The Object of Labor: Art, Cloth, and Cultural Production
Essays and artists' projects explore the ubiquity of cloth in everyday life and the effect of globalization on art and labor; with more than 100 color images.
The Object of Labor explores the personal, political, social, and economic meaning of work in the context of art and textile production. The ubiquity of cloth in everyday life, the historically resonant relationship of textile and cloth to labor, and the tumultuous drive of globalization make the issues raised by this publication of special interest today. The seventeen essays cover topics ranging from art-making practices to labor history and the effects of globalization as seen through art and labor. The artists' projects―twelve striking and beautiful eight-page, full color spreads―conduct parallel investigations into art, cloth, and work.
The contributors explore, from historical and personal perspectives, such subjects as the charged history of offshore garment workers; the different systems of production and consumption in factories, homes, studios, and exhibitions; the revelation of class, gender, and sexuality through cloth, costume, and textile images; textile production as commemorative acts in South Africa, the United States, and India; transnationalism, cultural hybridity, and race in the work of individual artists; lost histories of garment production and embroidery; the physical act of art-making as labor; and the value of handmade and "technologically improved" objects.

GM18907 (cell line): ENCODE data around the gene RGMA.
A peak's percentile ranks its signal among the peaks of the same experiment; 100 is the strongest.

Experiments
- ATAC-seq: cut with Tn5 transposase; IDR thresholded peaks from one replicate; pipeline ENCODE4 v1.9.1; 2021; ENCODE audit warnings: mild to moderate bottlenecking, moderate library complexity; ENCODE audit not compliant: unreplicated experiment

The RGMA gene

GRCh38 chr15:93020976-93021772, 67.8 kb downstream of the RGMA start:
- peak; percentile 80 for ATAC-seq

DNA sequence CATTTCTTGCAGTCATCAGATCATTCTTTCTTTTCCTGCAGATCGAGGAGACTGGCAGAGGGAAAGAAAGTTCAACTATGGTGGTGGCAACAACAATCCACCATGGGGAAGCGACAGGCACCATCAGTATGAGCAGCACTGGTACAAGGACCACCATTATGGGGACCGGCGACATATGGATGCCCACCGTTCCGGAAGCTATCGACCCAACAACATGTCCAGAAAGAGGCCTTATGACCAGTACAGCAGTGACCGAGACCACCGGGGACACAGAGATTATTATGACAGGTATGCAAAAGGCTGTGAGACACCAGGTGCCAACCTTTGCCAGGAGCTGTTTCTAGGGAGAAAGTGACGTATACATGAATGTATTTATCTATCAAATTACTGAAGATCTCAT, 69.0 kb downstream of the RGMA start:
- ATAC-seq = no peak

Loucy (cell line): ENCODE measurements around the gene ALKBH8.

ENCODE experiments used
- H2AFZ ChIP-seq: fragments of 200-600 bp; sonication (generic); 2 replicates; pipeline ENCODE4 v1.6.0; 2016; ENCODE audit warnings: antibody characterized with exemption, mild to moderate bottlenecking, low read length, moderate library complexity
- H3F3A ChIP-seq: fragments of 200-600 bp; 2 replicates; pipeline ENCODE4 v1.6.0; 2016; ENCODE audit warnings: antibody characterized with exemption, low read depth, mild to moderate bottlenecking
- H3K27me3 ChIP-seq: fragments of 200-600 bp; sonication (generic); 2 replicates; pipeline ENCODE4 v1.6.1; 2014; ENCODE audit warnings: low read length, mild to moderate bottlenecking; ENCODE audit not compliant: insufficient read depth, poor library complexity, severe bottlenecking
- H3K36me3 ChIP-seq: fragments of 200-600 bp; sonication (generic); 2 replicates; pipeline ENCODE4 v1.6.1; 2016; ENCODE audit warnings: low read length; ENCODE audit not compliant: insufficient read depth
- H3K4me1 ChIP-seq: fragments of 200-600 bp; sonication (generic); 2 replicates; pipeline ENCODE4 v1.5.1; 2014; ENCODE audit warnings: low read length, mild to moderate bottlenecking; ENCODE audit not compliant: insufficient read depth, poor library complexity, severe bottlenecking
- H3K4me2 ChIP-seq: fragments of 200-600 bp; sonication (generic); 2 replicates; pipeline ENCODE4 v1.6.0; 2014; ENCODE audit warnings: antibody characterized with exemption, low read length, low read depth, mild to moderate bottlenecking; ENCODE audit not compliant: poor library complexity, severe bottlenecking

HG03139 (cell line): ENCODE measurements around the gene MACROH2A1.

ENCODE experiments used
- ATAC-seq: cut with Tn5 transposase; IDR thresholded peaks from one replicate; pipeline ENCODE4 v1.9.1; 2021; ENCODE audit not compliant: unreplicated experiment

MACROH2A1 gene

Featuring artist projects and portfolios by Susie Brandt, Nick Cave, Park Chambers, Lisa Clark, Lia Cook, Ann Hamilton, Kimsooja, Barbara Layne and Sue Rowley, Lara Lepionka, Merrill Mason, Darrel Morris, Pepón Osorio, J. Morgan Puett and Iain Kerr, Karen Reimer, Yinka Shonibare, SubRosa, Christine Tarkowski, and Anne Wilson.
Edited by Joan Livingstone and John Ploof. Design by Ann Tyler.
Published by MIT Press, 2007, hardcover with jacket, 422 pages, 9.25 x 7.25 inches.